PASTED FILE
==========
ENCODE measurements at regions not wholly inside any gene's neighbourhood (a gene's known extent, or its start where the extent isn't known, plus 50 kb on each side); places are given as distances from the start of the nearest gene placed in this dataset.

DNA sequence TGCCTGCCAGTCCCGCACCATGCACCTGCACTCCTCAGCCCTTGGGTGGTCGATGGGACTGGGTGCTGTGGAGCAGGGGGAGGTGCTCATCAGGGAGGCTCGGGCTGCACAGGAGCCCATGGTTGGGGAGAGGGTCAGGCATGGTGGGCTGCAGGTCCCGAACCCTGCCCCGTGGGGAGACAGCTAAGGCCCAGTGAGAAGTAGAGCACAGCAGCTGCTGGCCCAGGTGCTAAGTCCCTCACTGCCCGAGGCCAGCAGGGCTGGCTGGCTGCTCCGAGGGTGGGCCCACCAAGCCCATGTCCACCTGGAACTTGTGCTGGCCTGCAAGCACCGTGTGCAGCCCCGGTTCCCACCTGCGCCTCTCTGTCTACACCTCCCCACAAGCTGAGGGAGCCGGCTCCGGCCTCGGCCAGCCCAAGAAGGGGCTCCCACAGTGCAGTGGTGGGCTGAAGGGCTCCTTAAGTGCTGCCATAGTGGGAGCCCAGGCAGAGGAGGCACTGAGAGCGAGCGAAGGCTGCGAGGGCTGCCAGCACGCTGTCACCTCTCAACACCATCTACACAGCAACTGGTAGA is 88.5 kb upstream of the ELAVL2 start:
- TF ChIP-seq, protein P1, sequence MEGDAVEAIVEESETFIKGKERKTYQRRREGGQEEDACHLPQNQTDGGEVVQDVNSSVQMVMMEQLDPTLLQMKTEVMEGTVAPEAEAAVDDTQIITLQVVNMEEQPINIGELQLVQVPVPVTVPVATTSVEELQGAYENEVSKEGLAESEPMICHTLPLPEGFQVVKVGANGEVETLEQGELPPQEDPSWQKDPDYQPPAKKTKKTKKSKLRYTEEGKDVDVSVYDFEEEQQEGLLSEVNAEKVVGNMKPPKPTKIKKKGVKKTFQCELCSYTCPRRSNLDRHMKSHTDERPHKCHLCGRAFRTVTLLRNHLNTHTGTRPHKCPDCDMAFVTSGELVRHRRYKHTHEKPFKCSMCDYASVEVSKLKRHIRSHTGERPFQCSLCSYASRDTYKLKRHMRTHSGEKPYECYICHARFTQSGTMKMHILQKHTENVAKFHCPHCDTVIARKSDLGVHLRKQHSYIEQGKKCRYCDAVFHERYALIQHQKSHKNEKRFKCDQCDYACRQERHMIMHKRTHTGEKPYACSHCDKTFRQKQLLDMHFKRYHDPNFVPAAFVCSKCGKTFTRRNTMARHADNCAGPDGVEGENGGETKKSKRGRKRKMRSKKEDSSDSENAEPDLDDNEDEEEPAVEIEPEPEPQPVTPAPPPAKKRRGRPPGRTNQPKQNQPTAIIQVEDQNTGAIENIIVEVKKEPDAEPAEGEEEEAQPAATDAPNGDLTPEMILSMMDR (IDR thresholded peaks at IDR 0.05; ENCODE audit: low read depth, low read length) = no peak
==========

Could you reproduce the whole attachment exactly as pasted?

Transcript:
ENCODE measurements at regions not wholly inside any gene's neighbourhood (a gene's known extent, or its start where the extent isn't known, plus 50 kb on each side); places are given as distances from the start of the nearest gene placed in this dataset.

DNA sequence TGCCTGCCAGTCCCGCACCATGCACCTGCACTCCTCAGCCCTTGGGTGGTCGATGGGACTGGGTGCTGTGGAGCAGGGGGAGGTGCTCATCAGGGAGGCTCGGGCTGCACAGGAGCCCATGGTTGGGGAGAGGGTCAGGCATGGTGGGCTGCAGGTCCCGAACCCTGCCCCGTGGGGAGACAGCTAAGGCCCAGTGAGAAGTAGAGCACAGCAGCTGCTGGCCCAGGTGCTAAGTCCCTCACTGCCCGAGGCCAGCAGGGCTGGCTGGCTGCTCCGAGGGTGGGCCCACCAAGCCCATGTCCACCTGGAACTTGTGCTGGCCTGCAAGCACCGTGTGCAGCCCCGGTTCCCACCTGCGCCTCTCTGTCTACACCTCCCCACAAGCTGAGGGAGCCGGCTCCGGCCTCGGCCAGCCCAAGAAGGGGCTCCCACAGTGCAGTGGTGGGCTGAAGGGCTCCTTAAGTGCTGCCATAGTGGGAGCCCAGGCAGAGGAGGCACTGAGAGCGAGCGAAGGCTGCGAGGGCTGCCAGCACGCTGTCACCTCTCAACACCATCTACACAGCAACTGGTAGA is 88.5 kb upstream of the ELAVL2 start:
- TF ChIP-seq, protein P1, sequence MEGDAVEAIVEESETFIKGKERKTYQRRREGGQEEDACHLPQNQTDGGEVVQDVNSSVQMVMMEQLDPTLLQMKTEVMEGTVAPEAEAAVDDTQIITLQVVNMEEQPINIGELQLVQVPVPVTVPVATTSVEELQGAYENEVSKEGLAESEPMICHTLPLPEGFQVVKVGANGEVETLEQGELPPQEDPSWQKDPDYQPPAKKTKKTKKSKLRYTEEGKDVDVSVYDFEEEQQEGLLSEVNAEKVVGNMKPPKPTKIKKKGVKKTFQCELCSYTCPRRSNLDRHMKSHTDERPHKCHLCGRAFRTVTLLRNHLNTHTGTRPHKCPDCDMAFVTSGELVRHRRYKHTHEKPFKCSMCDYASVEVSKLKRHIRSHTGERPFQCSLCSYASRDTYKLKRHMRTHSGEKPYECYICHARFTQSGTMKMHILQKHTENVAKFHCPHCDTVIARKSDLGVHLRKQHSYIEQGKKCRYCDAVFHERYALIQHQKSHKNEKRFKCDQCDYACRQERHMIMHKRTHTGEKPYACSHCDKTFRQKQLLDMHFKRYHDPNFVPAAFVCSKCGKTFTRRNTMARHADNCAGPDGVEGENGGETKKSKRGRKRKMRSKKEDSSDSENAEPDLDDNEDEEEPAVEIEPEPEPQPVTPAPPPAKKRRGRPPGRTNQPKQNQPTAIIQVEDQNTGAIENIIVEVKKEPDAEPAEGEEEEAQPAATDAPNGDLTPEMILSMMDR (IDR thresholded peaks at IDR 0.05; ENCODE audit: low read depth, low read length) = no peak